Even with the more sizeable employment gain in October, firms are still unable to hire as many as people as they need as evidenced by the record level of job openings.  As COVID continues to retreat workers will gradually emerge from their homes and once again begin to look for jobs and, at last, firms may be able to hire more of those workers that they desperately need.

The changes in  employment and hours worked are reflected in the aggregate hours index which rose 0.2% in October after having jumped 0.9% in September.  This index seems on track to increase 5.9% in the fourth quarter which, given a  moderate increase in productivity, should produce an 8.0% GDP growth rate in that quarter.

The demand side of the economy remains robust but the problem is that the production side of the economy is struggling to find enough workers to satisfy demand and work around significant delays in getting the materials necessary for production.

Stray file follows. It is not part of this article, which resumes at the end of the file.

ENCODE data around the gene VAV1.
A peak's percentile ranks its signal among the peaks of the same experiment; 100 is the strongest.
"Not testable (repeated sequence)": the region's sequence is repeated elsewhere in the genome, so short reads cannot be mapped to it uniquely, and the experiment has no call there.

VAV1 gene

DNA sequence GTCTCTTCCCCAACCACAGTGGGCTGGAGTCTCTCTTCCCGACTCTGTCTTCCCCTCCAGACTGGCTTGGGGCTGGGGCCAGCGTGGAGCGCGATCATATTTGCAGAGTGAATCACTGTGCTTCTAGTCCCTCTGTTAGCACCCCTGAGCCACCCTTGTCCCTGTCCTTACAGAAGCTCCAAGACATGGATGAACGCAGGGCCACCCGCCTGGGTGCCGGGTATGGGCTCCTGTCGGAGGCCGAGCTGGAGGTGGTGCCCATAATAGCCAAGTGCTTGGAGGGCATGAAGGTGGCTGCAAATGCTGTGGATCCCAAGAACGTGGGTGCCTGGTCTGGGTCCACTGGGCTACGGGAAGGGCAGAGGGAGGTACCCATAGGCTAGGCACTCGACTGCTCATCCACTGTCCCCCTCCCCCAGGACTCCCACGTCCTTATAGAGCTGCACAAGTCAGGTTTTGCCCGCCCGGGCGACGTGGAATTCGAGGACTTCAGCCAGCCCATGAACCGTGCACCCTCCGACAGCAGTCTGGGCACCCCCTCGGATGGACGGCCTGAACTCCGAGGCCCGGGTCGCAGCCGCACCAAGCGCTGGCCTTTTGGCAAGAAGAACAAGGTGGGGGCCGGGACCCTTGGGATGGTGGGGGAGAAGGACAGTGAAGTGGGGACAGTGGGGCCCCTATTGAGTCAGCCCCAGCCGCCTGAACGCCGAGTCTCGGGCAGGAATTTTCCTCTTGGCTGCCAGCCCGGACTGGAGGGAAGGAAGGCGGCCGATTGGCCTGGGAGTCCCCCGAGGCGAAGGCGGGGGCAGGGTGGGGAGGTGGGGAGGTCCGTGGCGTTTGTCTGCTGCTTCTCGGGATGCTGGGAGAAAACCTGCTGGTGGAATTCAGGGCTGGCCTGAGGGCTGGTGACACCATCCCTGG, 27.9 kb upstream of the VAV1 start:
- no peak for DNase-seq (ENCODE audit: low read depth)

Jobs in the leisure and hospitality industries where employment  increased  164 thousand in October after climbing 88 thousand in September.  As COVID slows this category should continue to climb.  Employment in this sector is still 1.4 million below the February 2020 pre-recession level.

Elsewhere, jobs in the retail sector rose 35 thousand .  Manufacturing employment jumped by 60 thousand.  Construction employment climbed by 44 thousand.   Health care and social services employment gained 47 thousand.  Info tech jobs rose 32 thousand.  Transportation and warehousing gained 54 thousand.  Professional and business services climbed by 100 thousand.   Financial sector jobs increase 21 thousand.  Public sector education employment  fell by 65 thousand while private sector education employment rose by 17 thousand.

Given these employment gains we expect GDP growth of 8.0% in the fourth quarter and 5.5% in 2022..

Stephen Slifer

NumberNomics

Charleston, S.C.